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While the trumpet and cornet both stem from common ancestry they have traveled widely divergent paths to reach their current status.
Besides the shofar, the trumpet is the only musical instrument from the Old Testament of whose shape there is absolute certainty. As well, the trumpet (being the cylindrical member of the family) speaks in a brilliant, martial and confident manner - as royalty speaks - so its early history is easily traced through the records of the kings and princes since it was considered a badge of royalty.
While the early cornets were wooden, the trumpet - because of its royal sponsorship - has been metal ever since the stone age gave way to the age of metals. Writings from Solomon’s time tell us of 200,000 trumpets then in use, some made of precious metals. Because the cylindrical nature of the trumpet did not lend itself to the keyed-tone-hole system of the cornet, it was used continuously in its straight, open-tone form, utilizing different instruments in varying lengths for changes of key. Later, extra crooks were added, but this was a cumbersome and clumsy process. In 1788, an ingenious Irishman by the name of Clagget joined two trumpets together by means of a change valve, looking like a double French horn without valves. Shortly after, the piston valve was developed and the stage was set for the modern trumpet.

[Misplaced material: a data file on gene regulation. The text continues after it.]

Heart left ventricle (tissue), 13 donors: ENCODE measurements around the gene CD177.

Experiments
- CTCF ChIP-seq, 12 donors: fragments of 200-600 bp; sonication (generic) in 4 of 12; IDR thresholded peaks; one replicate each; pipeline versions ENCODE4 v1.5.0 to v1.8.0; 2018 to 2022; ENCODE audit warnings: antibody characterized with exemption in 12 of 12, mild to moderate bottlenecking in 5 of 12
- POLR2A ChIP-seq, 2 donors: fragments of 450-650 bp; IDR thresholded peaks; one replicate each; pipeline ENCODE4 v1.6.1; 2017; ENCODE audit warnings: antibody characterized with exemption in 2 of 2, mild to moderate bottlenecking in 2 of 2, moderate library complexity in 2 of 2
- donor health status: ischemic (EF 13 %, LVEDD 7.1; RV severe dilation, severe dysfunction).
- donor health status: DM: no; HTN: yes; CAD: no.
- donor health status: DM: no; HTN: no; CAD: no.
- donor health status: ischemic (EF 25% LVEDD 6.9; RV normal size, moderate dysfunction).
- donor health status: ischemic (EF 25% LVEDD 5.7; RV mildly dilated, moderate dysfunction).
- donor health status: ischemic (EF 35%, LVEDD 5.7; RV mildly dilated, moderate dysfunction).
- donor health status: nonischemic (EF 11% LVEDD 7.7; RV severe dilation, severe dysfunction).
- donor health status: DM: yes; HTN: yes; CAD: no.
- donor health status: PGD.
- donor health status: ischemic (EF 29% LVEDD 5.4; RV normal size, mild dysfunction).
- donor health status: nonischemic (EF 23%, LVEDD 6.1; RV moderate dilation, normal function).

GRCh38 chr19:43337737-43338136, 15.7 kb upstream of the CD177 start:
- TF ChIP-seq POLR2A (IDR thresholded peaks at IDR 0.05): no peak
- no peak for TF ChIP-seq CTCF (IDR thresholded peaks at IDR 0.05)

Just as regal brilliance of tone has characterized the trumpet through the ages, so Kanstul carries on this concept to modern perfection.
A wide variety of modern metals are used, not only to control this inherent brilliance, but to produce a durable instrument that functions mechanically with the lightening speed of contemporary requirements.
Since many portions of the instrument are cylindrical, the design of the conical sections and their relatively short tapers is critical. Our accoustic research has played a great part in the refinement of the trumpet.
Kanstul has contributed greatly to the advancement of the trumpet. Mechanically and acoustically, every Kanstul trumpet responds to the ever-increasing demands of contemporary literature, permitting its brilliant voice to speak in passages heretofore thought impossible.